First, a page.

Ballistic Coefficient (BC):
In ballistics, Ballistic Coefficient (BC) is the ratio of the sectional density of a bullet to its coefficient of form. Ballistic Coefficient (BC) represents the projectile’s ability to overcome the resistance of the air in flight. A bullet with a numerically high BC will meet less air resistance than a bullet with a low BC. The Ballistic Coefficient of a bullet plays an increasingly important role as shooting distances increase.
Standard Projectile Types:
An issue with accurately measuring flight characteristics of a bullet is that any mathematical model must differentiate between the many types of bullets and shapes; bullets of different shapes yield different drag curves, and cannot be modeled by a single formula. Because of this, several different drag curve models have been standardized for common projectile types, and are shown below.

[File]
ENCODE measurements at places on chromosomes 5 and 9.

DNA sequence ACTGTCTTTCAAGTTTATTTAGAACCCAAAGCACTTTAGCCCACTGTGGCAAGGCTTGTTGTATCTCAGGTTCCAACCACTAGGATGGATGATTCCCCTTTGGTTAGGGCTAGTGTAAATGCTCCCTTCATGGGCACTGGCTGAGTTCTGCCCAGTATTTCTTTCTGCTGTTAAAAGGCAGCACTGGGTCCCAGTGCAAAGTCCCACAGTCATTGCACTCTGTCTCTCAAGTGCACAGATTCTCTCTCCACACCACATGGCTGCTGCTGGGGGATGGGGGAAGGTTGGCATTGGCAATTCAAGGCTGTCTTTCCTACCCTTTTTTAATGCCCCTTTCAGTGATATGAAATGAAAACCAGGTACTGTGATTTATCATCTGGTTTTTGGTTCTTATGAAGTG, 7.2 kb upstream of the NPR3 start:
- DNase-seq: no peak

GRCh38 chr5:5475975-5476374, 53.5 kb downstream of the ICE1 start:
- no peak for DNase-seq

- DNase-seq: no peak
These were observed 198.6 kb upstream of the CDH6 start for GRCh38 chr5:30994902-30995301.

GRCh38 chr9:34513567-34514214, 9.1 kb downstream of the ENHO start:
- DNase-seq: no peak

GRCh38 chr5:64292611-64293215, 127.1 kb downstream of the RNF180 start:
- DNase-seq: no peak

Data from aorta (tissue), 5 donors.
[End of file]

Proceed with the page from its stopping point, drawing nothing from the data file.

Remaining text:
- G1: also known as Ingalls, G1 projectiles are flatbase bullets with 2 caliber nose ogive and are the most common type of bullet.
- G2: Aberdeen J projectiles
- G5: short 7.5 degree boat-tails, with 6.19 caliber long tangent ogive
- G6: flatbase projectiles with a 6 cailber secant ogive
- G7: long 7.5 degree boat-tails, with 10 caliber tangent ogive, and are very popular with manufacturers for extremely low-drag bullets.
- G8: flatbase projectiles with a 10 caliber secant ogive
- GL: blunt lead nose projectiles